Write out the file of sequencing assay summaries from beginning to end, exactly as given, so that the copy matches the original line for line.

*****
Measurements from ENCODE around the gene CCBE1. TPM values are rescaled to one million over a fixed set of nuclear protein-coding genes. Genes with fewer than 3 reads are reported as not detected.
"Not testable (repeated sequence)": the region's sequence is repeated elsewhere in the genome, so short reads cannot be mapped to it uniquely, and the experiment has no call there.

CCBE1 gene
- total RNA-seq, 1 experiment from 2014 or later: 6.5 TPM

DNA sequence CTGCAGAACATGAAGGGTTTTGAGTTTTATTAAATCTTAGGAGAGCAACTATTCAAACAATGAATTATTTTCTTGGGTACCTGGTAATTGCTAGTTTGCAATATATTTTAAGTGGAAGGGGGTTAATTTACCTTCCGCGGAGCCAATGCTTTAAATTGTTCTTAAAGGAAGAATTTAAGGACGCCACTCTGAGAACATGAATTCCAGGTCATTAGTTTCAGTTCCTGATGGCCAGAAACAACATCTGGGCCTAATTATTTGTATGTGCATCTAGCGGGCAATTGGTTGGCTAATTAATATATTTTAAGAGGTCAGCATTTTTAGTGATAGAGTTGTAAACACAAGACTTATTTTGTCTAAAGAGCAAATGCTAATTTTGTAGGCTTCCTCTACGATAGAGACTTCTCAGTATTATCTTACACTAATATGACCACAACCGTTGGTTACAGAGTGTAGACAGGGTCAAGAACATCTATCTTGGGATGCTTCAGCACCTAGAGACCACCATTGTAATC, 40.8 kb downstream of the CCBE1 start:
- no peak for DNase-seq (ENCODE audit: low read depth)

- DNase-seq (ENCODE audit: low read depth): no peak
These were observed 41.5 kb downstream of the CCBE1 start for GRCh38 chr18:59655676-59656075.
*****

Measurements from ENCODE around the gene CCBE1. TPM values are rescaled to one million over a fixed set of nuclear protein-coding genes. Genes with fewer than 3 reads are reported as not detected.
"Not testable (repeated sequence)": the region's sequence is repeated elsewhere in the genome, so short reads cannot be mapped to it uniquely, and the experiment has no call there.

CCBE1 gene
- total RNA-seq, 1 experiment from 2014 or later: 6.5 TPM

DNA sequence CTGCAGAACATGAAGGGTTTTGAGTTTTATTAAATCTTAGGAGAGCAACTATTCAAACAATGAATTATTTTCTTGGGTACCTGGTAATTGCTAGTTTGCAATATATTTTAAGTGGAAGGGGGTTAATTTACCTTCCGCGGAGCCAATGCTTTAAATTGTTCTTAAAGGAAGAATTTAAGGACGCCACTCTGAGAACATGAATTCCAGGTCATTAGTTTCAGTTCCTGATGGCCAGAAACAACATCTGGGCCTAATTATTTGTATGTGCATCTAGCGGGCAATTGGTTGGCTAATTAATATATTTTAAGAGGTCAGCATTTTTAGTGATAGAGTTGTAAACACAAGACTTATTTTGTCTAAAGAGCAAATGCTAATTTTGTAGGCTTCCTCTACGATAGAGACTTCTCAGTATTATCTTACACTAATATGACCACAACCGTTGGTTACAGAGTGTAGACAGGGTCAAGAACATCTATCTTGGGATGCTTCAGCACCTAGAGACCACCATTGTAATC, 40.8 kb downstream of the CCBE1 start:
- no peak for DNase-seq (ENCODE audit: low read depth)

- DNase-seq (ENCODE audit: low read depth): no peak
These were observed 41.5 kb downstream of the CCBE1 start for GRCh38 chr18:59655676-59656075.